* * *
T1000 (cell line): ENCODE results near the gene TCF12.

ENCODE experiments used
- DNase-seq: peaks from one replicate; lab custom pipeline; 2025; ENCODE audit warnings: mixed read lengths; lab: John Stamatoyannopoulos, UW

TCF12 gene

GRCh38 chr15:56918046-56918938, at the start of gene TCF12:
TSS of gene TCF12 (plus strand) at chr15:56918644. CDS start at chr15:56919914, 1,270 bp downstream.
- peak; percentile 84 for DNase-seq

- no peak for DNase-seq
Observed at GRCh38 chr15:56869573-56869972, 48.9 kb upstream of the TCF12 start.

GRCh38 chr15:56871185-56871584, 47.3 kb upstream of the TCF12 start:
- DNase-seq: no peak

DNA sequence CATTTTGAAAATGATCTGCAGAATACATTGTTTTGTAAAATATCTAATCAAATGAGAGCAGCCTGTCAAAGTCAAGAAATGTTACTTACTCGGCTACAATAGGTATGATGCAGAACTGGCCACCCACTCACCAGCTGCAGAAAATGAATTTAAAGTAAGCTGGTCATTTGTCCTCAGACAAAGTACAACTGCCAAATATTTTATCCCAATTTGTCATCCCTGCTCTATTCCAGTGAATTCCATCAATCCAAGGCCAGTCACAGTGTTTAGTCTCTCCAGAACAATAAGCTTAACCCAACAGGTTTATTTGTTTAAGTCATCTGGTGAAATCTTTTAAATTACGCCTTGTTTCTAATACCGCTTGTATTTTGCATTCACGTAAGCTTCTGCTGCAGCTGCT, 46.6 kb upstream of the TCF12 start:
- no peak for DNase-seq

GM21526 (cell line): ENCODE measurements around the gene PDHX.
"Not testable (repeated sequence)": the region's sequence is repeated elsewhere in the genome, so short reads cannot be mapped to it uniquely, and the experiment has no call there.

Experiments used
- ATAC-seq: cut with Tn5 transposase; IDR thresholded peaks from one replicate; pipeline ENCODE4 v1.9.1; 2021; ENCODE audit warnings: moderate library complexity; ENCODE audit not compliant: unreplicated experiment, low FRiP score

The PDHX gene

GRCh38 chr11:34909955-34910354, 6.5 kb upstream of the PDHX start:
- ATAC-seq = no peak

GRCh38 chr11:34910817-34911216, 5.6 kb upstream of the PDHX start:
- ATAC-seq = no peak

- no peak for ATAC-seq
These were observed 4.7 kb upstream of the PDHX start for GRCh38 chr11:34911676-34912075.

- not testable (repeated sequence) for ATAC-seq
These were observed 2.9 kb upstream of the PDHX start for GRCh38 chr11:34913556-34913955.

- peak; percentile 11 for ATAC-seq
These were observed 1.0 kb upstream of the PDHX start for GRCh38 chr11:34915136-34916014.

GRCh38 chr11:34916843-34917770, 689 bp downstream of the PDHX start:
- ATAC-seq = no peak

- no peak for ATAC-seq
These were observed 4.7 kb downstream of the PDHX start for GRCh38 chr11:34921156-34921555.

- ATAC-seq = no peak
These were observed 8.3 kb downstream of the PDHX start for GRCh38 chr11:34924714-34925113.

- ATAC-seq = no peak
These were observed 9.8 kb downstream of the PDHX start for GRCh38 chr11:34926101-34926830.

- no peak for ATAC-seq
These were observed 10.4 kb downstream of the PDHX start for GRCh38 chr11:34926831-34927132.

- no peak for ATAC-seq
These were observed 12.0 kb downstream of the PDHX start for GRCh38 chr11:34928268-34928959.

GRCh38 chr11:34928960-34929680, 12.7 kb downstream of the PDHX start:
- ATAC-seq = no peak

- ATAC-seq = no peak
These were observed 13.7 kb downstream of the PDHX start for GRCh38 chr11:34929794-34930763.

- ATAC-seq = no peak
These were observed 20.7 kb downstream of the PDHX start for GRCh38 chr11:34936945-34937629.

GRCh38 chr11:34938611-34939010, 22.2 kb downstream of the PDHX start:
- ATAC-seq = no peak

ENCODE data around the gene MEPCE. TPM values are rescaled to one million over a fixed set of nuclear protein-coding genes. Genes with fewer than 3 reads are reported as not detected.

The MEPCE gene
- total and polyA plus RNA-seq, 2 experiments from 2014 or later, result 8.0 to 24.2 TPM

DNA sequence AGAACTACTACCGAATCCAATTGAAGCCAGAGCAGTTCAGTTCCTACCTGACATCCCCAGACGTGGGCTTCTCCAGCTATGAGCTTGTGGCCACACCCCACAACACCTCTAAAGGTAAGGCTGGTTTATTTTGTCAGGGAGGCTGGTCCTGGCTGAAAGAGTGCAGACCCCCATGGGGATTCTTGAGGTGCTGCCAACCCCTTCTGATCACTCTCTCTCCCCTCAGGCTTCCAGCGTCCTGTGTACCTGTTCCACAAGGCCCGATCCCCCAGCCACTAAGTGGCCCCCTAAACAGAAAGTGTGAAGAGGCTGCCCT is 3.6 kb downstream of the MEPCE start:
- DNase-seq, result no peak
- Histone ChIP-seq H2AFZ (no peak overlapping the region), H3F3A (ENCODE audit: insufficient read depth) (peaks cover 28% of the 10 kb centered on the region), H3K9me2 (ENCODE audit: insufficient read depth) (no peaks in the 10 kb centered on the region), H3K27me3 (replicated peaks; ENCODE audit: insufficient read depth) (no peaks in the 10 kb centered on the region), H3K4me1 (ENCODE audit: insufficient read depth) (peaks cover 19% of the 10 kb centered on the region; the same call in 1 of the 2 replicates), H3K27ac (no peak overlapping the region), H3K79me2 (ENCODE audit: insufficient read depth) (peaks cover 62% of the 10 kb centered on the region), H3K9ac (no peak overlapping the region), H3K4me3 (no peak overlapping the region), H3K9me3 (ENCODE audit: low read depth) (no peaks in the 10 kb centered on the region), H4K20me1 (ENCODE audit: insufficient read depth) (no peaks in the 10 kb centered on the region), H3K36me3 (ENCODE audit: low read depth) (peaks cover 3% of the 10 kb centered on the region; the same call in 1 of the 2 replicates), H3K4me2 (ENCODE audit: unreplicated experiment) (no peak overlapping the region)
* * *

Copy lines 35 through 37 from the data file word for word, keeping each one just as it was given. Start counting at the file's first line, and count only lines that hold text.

- ATAC-seq = no peak
These were observed 9.8 kb downstream of the PDHX start for GRCh38 chr11:34926101-34926830.

- no peak for ATAC-seq